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2003 (old posts, page 2)


And that's the condensed version of the last couple of weeks. Hopefully I'll be able to return to a slightly more regular posting schedule for a while now.

As an aside, I now appear 1st (cheating) and 6th on Google for "andy oakley". Yes, it really is a tragic measure of self-worth.

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It's been a long time with no posts; work has become very hectic of late. With a ship date bought forwards by four months, there's a lot scrambling to be done to make everything happen in time. Nothing like a challenge.

I'm off to LA tomorrow for a few days vacation, meeting up with Lauren. I'm really looking forward to some time off, and seeing the delights that California has to offer - Disneyland, Hollywood and all.

The Slammer attacks of Friday/Saturday have calmed down somewhat, but I imagine it's going to be a busy few days picking up the pieces. It's fascinating to see such a small fragment of information (376 bytes) can have such a profound effect on so many people and businesses, preventing them for accessing the increasingly indepensible internet. True, you could say something earth-shattering with 376 bytes (God doesn't exist, we're all aliens, for example), but it's extremely hard to find a case where the fragment has the same evidence that proves what it says is really true.

Of course, at the end of the day, it must be Microsoft's fault, so any further discussion is somewhat redundant.

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Microsoft reports Q4 earnings

SEATTLE, Jan. 16 �?" Microsoft Corp. announced its first-ever dividend to shareholders Thursday and said it will issue a two-for-one stock split. Heeding some investors�?T calls to share in the Redmond software giant�?Ts $40.5 billion in cash, the company said it will pay an annual dividend of 16 cents per share on a pre-split basis.

More details on MSNBC.

Meanwhile, proving litigation isn't a sound business model

SANTA CLARA, Calif., Jan. 16 �?" Sun Microsystems Inc. Thursday reported its largest net loss ever, taking more than $2 billion in charges chiefly for investment losses, but managed to squeeze out a small operating profit in a tough environment for selling high-end computers.
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Driving an SUV supports terrorism

I mentioned the drugs-support-terrorism ads a little, and it seems the story didn't stop there.

The Detroit Project (Americans for Fuel Efficient Cars) has created a set of serious parodys (if there is such a thing). Guess what: Drive an SUV? Now you're supporting terrorism too.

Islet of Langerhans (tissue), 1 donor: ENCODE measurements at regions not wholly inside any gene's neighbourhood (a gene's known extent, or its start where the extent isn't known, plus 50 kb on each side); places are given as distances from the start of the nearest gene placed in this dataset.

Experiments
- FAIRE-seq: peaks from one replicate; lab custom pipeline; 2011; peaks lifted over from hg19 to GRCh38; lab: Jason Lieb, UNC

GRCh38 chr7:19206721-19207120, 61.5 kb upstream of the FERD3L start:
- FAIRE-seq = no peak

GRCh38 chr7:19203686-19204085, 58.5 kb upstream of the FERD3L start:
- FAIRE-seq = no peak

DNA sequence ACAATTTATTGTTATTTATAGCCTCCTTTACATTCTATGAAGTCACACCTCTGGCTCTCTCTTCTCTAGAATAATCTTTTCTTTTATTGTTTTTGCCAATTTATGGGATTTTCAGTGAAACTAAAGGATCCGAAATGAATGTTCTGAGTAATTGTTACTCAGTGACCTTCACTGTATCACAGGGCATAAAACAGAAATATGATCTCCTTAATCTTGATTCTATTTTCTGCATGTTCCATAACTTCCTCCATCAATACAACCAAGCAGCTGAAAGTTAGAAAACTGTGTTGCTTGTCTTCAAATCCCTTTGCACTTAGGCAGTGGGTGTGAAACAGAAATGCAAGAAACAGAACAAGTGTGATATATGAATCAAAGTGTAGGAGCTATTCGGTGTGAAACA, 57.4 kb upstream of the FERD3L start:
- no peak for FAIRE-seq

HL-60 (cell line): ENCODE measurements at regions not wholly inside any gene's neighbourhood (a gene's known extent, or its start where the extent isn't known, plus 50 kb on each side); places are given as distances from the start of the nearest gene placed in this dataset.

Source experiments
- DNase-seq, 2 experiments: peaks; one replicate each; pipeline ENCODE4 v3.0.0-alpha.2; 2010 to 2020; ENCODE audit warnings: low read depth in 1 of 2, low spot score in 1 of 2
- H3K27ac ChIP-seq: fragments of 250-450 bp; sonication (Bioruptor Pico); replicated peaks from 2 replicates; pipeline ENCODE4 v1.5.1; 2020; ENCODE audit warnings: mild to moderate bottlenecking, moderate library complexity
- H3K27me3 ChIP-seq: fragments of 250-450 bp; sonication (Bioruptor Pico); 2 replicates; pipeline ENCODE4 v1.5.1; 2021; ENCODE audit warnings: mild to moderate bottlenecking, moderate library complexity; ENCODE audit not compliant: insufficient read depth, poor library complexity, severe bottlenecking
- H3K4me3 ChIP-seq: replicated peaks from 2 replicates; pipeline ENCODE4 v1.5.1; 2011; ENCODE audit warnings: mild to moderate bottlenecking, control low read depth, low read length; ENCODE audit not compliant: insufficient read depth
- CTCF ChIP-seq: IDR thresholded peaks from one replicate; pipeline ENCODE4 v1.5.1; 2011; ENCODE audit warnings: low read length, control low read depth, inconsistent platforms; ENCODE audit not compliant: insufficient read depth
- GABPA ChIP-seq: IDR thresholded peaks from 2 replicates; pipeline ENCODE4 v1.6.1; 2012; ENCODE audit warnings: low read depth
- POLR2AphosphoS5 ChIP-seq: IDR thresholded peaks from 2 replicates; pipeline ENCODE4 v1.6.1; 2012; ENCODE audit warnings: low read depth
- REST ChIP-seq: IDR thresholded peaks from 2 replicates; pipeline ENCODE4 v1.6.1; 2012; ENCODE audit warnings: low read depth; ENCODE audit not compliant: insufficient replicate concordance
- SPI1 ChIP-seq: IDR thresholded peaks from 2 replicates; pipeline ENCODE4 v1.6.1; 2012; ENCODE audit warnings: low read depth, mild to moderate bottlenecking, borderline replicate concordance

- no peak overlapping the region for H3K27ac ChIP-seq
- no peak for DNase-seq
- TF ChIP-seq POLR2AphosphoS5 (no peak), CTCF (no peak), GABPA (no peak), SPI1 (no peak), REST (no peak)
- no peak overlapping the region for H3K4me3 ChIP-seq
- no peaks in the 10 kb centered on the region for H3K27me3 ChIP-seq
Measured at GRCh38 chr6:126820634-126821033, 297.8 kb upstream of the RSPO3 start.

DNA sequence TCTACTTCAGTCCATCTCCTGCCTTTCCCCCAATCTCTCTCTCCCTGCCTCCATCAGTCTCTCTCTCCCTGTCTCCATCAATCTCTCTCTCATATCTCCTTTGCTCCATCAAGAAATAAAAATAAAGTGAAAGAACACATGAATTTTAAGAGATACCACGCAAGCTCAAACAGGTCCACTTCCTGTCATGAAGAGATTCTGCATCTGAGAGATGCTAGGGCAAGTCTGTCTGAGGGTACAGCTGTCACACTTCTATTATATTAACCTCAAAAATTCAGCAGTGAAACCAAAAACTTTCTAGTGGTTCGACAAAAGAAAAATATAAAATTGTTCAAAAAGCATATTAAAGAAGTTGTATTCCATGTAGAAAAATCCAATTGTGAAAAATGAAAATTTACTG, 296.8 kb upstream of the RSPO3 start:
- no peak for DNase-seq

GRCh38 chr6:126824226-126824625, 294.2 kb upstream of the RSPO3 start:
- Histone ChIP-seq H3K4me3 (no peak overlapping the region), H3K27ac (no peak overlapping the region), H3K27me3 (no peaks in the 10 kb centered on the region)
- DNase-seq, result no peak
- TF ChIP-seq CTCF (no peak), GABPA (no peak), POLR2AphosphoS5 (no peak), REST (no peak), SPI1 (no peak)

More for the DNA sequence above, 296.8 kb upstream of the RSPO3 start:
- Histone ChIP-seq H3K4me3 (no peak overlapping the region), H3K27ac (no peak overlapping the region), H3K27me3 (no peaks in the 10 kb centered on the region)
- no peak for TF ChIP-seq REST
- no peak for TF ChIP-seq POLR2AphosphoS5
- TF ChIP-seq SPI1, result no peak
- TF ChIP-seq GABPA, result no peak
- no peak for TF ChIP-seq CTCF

How far will patriotism go?
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Freedom of the press

Freedom of the press is an interesting notion. Although the US takes such values as a matter of pride, there still seems to be scope for interpretation. Who decides which pieces of news are important?

Consider the unfolding ricin investigations in the UK. These reports seem to be generating a lot of interest - I find it on the home page of CNN, MSNBC, it's making regular news on those TV stations too, as well as getting a slot on local news here.

At this instant, I have to navigate to the UK News page of the BBC, where it's listed as the fifth story in the 'Other news' category.

Priorities are getting confused somewhere. With the current fear of terrorism, are the news corporations delivering valuable information, or just inciting hysteria? As 'ricin' is currently the most popular search term on MSN, I sadly suspect it's the latter.

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McDonalds in the rain

Today did not go according to plan. I woke up with a serious hangover, which disrupted just about everything. I spent a couple of hours in McDonalds on Alaskan Way, enjoying some writing and people watching (next to the ferry terminal). That restaurant has got to be heading towards one of the least clean I've ever known.

I watched two very different films this evening Chocolat and Ali G in da house. The former was good, but left me unsure why I'd just spent two hours watching it. The latter just jogged a few memories, like humour, what England looks like, and Jon Snow on Channel 4.

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Subtle differences

These days I'm finding myself becoming more and more familiar with the environment that I'm living in, to the extent of looking at life in the UK as different, and perhaps a little strange.

When the differences are subtle, it's very easy to miss them at first glance, right until the new experience has become expected. A lightswitch is on when it points up, cold water comes out of the right tap, identical products come under different names - the more I look, the more I see how much has changed without me noticing.